Getting Started for Real: Libxml2 and Hpple

    Parsing an XML document into a manageable format is a pretty complex process. But never fear, there is a handy little library that’s included in the iOS SDK called libxml2.

    This may sound scary at first. A C library without a pretty Objective-C wrapping?

    Fortunately, thanks to some excellent development, there is an open source library called hpple that wraps libxml2 nicely using Objective-C objects. Hpple wraps the creation of the XML document structure, as well as the XPath querying.

    While you may feel like you have the hiccups every time you see the word, in this tutorial you will be using hpple to parse HTML.

    Start Xcode and go to File\New\Project, select iOS\Application\Master Detail Application and click Next. Set up the project like so:

    • Project name: HTMLParsing
    • Company Identifier: Your usual reverse DNS identifier
    • Class Prefix: Leave blank
    • Device Family: iPhone
    • Use Storyboards: No
    • Use Automatic Reference Counting: Yes
    • Include Unit Tests: No (you’re living life on the edge)

    Click Next and finally, choose a location to save your project.

    Creating the Data Model

    You’re going to be downloading tutorials and contributor names from raywenderlich.com, so it would be nice to have these objects modeled in an Objective-C class for easy access. I know you like to keep your project organized, so create a group in the project called Model under the root HTMLParsing group like so (right-click on the HTMLParsing folder to get the context menu):

    Next create a new file under the Model group by selecting Model, then clicking File\New\File (or right-clicking on the folder and selecting New File…). Select Cocoa Touch\Objective-C class and click Next. Enter “Tutorial” as the class, and make it a subclass of NSObject. Finally, click Next and save it along with the rest of the project.

    Now select Tutorial.h and make the interface look like this:

    @interface Tutorial : NSObject
    @property (nonatomic, copy) NSString *title;
    @property (nonatomic, copy) NSString *url;

    Then select Tutorial.m and make the implementation look like this:

    @implementation Tutorial
    @synthesize title = _title;
    @synthesize url = _url;

    Now create another class, again under the Model group, and call it “Contributor.” Like before, make it a subclass of NSObject. Then make the interface and implementation look like the following:

    // Interface
    @interface Contributor : NSObject
    @property (nonatomic, copy) NSString *name;
    @property (nonatomic, copy) NSString *imageUrl;
    // Implementation
    @implementation Contributor
    @synthesize name = _name;
    @synthesize imageUrl = _imageUrl;

    Adding the Hpple Code

    Note: If you are comfortable with git, then you might want to consider doing the following by cloning the git repository locally, rather than downloading the ZIP file.

    The hpple project is hosted on GitHub, so open a browser and point it to https://github.com/topfunky/hpple. Click the “ZIP” button to download a ZIP file containing the project. Unzip it and open the resulting folder in Finder. You should see something like this:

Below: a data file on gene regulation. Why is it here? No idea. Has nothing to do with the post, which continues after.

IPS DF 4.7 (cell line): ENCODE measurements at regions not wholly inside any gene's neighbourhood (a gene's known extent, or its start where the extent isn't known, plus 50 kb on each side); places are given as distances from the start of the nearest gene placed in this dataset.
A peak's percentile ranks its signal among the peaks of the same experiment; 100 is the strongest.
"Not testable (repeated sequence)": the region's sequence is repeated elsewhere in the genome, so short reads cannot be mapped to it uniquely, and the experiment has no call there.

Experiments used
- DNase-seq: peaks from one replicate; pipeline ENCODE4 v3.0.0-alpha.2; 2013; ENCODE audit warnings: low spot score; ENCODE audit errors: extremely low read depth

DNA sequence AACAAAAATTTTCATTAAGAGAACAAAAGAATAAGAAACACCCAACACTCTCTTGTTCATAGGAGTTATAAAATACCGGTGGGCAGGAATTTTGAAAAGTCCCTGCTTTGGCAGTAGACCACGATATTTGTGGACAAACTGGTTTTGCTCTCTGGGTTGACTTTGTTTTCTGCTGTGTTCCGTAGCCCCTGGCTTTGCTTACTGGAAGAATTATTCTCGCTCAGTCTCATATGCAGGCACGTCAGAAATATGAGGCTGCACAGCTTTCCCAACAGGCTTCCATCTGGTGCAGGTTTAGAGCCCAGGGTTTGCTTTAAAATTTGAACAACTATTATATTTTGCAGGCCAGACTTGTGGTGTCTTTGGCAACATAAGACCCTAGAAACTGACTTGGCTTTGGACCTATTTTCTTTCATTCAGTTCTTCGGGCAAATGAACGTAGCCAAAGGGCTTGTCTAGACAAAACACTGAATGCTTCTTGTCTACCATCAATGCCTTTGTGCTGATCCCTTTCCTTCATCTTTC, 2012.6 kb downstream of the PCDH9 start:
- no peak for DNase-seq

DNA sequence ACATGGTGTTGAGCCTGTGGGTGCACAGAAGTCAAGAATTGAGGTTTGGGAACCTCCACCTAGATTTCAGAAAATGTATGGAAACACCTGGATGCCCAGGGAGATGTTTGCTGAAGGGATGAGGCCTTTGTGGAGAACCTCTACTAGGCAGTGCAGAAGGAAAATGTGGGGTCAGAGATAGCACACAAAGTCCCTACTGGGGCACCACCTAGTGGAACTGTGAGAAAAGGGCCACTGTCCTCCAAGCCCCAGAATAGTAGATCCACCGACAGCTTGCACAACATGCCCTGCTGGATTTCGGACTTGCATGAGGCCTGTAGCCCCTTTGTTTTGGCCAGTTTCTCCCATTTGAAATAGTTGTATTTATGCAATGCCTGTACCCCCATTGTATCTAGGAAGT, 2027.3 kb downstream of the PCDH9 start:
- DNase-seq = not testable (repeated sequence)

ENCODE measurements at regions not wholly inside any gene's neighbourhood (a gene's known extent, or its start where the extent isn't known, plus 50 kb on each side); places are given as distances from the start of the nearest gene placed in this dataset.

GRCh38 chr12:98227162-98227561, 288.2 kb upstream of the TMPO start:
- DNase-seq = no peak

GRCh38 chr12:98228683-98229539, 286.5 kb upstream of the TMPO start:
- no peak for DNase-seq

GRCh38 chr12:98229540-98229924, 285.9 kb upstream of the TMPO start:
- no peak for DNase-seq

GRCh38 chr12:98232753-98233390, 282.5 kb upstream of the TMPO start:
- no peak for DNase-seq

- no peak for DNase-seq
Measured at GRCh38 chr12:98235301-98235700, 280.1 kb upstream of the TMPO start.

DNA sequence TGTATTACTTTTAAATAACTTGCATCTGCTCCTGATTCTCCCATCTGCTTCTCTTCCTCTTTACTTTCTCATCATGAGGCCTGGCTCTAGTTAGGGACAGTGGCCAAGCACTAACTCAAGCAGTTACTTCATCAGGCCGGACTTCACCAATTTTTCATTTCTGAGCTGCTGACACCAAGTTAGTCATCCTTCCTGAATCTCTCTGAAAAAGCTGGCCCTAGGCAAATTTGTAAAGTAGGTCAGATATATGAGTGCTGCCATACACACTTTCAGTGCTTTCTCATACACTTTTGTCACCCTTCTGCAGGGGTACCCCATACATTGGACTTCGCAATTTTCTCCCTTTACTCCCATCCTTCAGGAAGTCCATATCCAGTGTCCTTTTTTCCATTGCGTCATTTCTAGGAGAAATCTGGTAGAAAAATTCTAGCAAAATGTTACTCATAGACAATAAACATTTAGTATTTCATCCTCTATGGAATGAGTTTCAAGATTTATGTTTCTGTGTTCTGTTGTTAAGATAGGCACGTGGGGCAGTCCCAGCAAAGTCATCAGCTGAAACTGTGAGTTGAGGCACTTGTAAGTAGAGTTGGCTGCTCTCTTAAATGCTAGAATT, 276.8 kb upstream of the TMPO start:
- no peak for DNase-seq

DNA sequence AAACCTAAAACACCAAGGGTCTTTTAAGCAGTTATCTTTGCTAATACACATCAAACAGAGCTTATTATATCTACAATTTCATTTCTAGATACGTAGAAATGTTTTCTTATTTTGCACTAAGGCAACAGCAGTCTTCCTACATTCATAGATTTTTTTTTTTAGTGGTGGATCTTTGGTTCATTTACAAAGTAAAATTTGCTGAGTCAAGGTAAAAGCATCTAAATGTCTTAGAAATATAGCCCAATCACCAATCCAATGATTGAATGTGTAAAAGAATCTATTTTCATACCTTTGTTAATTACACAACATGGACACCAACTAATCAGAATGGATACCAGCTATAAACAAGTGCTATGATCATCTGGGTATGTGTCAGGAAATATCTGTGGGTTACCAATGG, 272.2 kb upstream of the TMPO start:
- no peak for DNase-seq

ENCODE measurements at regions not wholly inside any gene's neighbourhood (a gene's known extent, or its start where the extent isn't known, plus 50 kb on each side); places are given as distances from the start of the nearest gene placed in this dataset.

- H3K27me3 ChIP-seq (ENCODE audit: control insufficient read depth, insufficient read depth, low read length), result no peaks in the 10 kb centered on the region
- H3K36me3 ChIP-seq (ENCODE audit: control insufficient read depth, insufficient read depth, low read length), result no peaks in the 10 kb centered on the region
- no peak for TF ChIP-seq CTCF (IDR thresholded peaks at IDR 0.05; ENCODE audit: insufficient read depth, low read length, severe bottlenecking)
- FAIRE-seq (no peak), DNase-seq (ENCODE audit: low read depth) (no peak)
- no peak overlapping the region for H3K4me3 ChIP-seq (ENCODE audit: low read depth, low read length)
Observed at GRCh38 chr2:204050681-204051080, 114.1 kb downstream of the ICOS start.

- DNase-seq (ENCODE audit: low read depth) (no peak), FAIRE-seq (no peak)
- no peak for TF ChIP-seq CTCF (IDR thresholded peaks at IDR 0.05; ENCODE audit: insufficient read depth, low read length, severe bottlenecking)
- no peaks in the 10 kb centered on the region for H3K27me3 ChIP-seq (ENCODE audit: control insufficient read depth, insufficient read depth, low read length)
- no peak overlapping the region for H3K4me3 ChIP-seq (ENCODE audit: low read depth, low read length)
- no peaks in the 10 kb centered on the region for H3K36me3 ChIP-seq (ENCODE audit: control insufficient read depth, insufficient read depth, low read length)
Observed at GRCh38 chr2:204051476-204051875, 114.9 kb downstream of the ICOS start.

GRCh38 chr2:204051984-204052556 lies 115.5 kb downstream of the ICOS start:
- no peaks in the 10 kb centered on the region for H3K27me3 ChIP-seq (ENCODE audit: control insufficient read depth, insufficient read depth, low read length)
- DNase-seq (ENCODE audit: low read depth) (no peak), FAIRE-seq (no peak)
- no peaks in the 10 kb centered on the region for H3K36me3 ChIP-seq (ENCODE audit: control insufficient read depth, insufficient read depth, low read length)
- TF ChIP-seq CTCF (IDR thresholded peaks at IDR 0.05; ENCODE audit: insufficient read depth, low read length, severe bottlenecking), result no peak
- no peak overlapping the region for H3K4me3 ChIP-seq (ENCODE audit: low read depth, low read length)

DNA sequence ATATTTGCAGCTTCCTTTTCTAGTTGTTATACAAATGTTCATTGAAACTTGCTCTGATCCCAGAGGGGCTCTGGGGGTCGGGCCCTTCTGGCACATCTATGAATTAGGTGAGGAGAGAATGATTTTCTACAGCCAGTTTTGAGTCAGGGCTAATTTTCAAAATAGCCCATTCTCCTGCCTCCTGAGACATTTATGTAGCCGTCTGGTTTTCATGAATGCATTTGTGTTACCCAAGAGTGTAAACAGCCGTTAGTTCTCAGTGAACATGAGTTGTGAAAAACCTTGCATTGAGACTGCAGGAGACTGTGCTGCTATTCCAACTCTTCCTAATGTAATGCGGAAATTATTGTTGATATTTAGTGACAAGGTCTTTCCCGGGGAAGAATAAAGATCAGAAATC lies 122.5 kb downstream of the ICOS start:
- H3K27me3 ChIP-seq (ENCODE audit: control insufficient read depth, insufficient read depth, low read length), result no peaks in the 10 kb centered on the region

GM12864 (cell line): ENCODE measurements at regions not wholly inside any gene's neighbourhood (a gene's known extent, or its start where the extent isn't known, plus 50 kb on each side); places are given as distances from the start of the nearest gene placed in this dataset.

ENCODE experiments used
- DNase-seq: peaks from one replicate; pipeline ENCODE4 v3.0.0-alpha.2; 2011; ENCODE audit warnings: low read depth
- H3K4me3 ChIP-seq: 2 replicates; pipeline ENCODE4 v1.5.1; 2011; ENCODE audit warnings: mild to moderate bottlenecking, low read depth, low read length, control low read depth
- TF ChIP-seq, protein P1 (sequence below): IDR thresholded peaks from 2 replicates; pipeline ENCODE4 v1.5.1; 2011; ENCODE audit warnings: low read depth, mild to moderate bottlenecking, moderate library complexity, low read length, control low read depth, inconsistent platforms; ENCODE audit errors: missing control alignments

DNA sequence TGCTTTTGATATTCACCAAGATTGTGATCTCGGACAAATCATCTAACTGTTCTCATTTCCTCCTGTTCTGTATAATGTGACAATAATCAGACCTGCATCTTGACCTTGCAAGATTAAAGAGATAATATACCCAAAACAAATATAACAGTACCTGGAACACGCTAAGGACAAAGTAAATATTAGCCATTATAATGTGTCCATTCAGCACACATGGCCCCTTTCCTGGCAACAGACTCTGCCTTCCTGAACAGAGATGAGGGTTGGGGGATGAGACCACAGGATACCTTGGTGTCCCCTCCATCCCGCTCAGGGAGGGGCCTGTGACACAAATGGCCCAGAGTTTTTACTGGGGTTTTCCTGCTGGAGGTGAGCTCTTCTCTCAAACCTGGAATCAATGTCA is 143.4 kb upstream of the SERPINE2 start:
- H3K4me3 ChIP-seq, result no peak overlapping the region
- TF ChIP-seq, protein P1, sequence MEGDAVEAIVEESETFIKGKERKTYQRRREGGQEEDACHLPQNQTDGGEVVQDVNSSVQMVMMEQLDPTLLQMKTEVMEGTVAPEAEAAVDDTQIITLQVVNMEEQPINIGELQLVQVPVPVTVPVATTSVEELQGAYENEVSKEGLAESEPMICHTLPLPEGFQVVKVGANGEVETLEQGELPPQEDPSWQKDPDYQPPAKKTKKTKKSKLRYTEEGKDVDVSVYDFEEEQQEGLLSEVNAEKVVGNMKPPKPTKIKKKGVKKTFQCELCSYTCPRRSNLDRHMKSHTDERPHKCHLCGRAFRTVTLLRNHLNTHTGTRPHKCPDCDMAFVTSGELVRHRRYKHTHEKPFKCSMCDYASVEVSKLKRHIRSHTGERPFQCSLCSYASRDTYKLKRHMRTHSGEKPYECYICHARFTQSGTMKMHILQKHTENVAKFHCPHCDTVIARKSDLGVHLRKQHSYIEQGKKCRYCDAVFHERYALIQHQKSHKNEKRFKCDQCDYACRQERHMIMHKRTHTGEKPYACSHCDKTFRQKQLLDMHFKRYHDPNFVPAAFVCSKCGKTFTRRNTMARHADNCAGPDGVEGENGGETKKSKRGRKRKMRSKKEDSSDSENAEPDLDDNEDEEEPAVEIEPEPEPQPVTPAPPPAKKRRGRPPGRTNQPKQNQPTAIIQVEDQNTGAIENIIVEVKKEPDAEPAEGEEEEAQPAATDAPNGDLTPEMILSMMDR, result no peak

Now create another group under the HTMLParsing group called “hpple,” and drag the TFHpple.h/.m, TFHppleElement.h/.m and XPathQuery.h/.m files to the newly created group. When you do this, make sure that you opt to copy the files to the destination group’s folder and add them to the HTMLParsing target:

    Since hpple makes use of libxml2, you need to tell your project where to find the libxml2 headers, and also to link against it when building.

    To do this, select the project root at the top of the project navigator, go to Build Settings and search for “header search paths.” Enter the value for the Header Search Paths row as $(SDKROOT)/usr/include/libxml2 and press Enter. It should end up looking like this:

    Next select Build Phases and open the “Link Binary With Libraries” section. Click the (+) button and search for libxml2. Select libxml2.dylib and press Add. The project navigator should now look like this:

    If you build and run the project now, everything should compile and link, and you’ll be presented with the standard app that’s created with the Master-Detail Application template you opted to use:

    Sit on Your Arse and Parse

    Now that everything is set up, go ahead and parse some HTML! Your first trick will be to parse http://www.raywenderlich.com/tutorials for a list of tutorials. If you open the site’s homepage in your favorite browser and view the source of the page, you should find something in there like this:

    <div class="content-wrapper">
    <h3>Beginning iPhone Programming</h3>
            <li><a href="/?p=1797">How To Create a Simple iPhone App on iOS 5 Tutorial: 1/3</a></li>
            <li><a href="/?p=1845">How To Create a Simple iPhone App on iOS 5 Tutorial: 2/3</a></li>
            <li><a href="/?p=1888">How To Create a Simple iPhone App on iOS 5 Tutorial: 3/3</a></li>
            <li><a href="/?p=10209">My App Crashed – Now What? 1/2</a></li>
            <li><a href="/?p=10505">My App Crashed – Now What? 2/2</a></li>
            <li><a href="/?p=8003">How to Submit Your App to Apple: From No Account to App Store, Part 1</a></li>
            <li><a href="/?p=8045">How to Submit Your App to Apple: From No Account to App Store, Part 2</a></li>

    Note: A lot of irrelevant code has been trimmed out for clarity.

    If you draw that in tree format, you come up with something like this:

    Tutorials tree

    It should be clear that you can obtain all the tutorials by finding all the <a> tags within the <li> tags, which are under <ul> tags, which are in the <div> tag with “class=’content-wrapper’.” An XPath expression that obtains these is: